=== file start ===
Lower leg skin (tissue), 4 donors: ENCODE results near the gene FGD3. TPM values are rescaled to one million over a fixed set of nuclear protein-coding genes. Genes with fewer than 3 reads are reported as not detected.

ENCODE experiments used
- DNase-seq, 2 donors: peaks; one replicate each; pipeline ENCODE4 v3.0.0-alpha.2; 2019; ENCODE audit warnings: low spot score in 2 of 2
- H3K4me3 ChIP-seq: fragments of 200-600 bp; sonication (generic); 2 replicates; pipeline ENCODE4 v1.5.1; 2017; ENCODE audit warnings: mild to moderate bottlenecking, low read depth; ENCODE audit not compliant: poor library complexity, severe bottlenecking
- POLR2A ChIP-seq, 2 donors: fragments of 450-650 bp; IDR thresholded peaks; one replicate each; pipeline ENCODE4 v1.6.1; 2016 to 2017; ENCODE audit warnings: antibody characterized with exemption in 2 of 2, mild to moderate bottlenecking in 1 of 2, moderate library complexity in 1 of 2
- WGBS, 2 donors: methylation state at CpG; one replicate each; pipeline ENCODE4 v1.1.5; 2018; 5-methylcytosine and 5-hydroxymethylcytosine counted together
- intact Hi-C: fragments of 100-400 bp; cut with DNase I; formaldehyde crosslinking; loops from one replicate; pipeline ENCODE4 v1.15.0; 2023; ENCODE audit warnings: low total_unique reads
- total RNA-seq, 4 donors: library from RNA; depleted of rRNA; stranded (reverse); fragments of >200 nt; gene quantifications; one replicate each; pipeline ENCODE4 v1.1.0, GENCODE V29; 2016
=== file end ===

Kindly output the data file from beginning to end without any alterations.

Lower leg skin (tissue), 4 donors: ENCODE results near the gene FGD3. TPM values are rescaled to one million over a fixed set of nuclear protein-coding genes. Genes with fewer than 3 reads are reported as not detected.

ENCODE experiments used
- DNase-seq, 2 donors: peaks; one replicate each; pipeline ENCODE4 v3.0.0-alpha.2; 2019; ENCODE audit warnings: low spot score in 2 of 2
- H3K4me3 ChIP-seq: fragments of 200-600 bp; sonication (generic); 2 replicates; pipeline ENCODE4 v1.5.1; 2017; ENCODE audit warnings: mild to moderate bottlenecking, low read depth; ENCODE audit not compliant: poor library complexity, severe bottlenecking
- POLR2A ChIP-seq, 2 donors: fragments of 450-650 bp; IDR thresholded peaks; one replicate each; pipeline ENCODE4 v1.6.1; 2016 to 2017; ENCODE audit warnings: antibody characterized with exemption in 2 of 2, mild to moderate bottlenecking in 1 of 2, moderate library complexity in 1 of 2
- WGBS, 2 donors: methylation state at CpG; one replicate each; pipeline ENCODE4 v1.1.5; 2018; 5-methylcytosine and 5-hydroxymethylcytosine counted together
- intact Hi-C: fragments of 100-400 bp; cut with DNase I; formaldehyde crosslinking; loops from one replicate; pipeline ENCODE4 v1.15.0; 2023; ENCODE audit warnings: low total_unique reads
- total RNA-seq, 4 donors: library from RNA; depleted of rRNA; stranded (reverse); fragments of >200 nt; gene quantifications; one replicate each; pipeline ENCODE4 v1.1.0, GENCODE V29; 2016